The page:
Birmingham’s theater district will soon host screenings of more than 200 movies as part of the 19th annual Sidewalk Film Festival.
The event will take place Aug. 25-27. Tickets start at $35 for a day pass and go up to $260 for a VIP pass (prices increase when the festival starts). For a complete schedule, details and to buy tickets, visit sidewalkfest.com.
Here’s a sampling of what Sidewalk has to offer:
Director and star Quinn Shephard, 22, plays an emotionally unstable high school student whose unhealthy relationship with a substitute drama teacher, played by Chris Messina, incurs the conspiratorial wrath of an envious classmate. The film centers around a high school production of, fittingly enough, “The Crucible.”
If the trailer is any hint, the cinematography in the film looks to be vibrant and haunting. And not for nothing, but “Blame” screened at the Tribeca Film Festival. (Screens Aug. 26 at 4:20 p.m.)
This documentary about the struggle for federal marriage equality follows two lesbian families in the South, each with stories about fighting for rights as parents. Those familiar with Alabama politics will recognize state Rep. Patricia Todd, who is portrayed in her role as a gay rights advocate. There’s also plenty of footage of former state Supreme Court Justice Roy Moore, who defied a federal court order — again — to tell probate judges to uphold Alabama’s ban on same sex marriage. The film is part of the Birmingham SHOUT LGBTQ Film Festival, which shares dates and screenings with Sidewalk. (Screens Aug. 26 at 12:10 p.m.)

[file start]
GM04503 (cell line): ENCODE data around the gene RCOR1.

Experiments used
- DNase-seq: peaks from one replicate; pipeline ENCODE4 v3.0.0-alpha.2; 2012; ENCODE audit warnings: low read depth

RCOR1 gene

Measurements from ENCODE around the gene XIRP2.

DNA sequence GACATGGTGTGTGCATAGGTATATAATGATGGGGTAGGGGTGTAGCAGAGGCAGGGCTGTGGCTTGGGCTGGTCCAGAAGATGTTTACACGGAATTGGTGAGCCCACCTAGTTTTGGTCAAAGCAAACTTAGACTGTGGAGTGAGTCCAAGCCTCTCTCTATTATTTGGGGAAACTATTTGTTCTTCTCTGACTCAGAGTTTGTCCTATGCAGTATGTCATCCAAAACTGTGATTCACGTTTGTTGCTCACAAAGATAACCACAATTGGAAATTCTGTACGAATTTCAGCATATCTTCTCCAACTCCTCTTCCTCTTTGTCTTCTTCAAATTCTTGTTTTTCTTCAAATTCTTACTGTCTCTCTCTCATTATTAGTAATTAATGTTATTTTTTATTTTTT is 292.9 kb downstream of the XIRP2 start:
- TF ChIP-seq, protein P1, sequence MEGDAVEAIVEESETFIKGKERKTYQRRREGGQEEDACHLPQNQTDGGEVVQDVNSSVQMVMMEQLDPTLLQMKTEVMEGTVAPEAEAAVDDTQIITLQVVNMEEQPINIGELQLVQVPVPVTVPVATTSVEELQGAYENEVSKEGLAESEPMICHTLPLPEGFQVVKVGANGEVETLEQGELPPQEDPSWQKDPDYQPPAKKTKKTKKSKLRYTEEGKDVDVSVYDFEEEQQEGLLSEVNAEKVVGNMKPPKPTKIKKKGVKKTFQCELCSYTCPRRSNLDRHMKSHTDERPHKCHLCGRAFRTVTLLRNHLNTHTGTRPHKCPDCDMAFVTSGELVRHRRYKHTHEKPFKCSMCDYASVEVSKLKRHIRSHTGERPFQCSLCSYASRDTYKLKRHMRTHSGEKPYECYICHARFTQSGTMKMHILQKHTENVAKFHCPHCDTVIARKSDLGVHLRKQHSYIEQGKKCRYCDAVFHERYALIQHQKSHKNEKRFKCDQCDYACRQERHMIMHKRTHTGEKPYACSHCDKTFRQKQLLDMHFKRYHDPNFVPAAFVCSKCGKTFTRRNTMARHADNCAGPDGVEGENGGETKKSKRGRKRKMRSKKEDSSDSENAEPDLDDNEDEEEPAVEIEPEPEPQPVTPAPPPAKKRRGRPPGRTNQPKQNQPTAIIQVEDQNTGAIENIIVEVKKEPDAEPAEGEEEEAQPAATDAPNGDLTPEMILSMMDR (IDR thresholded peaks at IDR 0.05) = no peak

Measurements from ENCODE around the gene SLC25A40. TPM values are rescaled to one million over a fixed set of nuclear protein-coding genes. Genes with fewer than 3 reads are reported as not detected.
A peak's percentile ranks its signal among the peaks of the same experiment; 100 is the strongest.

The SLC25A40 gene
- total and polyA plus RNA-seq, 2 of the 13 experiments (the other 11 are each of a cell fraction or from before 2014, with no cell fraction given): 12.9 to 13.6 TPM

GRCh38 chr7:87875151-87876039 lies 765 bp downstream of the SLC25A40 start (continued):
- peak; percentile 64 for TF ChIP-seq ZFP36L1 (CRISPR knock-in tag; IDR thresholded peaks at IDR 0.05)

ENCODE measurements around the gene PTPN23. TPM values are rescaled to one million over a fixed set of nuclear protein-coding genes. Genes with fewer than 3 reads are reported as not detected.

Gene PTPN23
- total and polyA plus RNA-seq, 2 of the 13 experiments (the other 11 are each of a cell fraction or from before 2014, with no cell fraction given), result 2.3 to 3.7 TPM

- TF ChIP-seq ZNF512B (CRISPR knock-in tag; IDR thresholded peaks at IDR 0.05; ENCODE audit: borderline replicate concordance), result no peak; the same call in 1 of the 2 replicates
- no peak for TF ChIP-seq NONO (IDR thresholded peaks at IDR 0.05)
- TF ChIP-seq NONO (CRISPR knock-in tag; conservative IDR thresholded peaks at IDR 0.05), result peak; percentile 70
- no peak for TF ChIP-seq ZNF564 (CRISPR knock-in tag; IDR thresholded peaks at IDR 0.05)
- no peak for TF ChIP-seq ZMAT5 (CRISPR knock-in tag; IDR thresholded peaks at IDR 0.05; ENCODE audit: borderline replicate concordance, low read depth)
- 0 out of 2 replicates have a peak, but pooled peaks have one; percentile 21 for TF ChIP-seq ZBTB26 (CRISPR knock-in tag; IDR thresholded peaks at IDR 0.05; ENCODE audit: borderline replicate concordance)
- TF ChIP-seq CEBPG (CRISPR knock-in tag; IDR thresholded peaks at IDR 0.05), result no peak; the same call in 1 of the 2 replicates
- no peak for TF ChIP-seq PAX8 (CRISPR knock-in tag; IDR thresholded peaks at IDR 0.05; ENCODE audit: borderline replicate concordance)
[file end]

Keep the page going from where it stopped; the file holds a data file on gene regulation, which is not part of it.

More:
This documentary profiles activists involved with demonstrations in Ferguson, Mo., following the police shooting of Michael Brown. This film premiered in competition at the 2017 Sundance Film Festival. According to the movie’s website, director and producer Sabaah Folayan helped organize The Millions March in New York, which responded “to the non-indictment of the police officer who choked Eric Garner to death.” (Screens Aug. 27 at 12:45 p.m.)
This documentary tells the story of a 12-year-old Iowa girl kidnapped by a beloved neighbor. Though investigators find her, the culprit, called “Brother B,” is forgiven and welcomed by the family. Then he kidnaps the girl for a second time. According to the film’s website, the movie “tells the story of one family’s struggle with desire, deceit, faith and forgiveness.” (Screens Aug. 26 at 12:45 p.m.)
This comedy begins with a dumped groom’s bachelor party. After a night of debauchery, the groom, played by Joey Kern, finds out that, in an effort to cheer him up, his bros kidnapped the guy his fiancée cheated on him with. That guy is played by the formidable Pablo Schreiber, who played Tanto in “Thirteen Hours.” (Screens Aug. 27 at 1 p.m.)
Assistant Metro Editor Daniel Gaddy: 256-235-3560. On Twitter: @DGaddy_Star.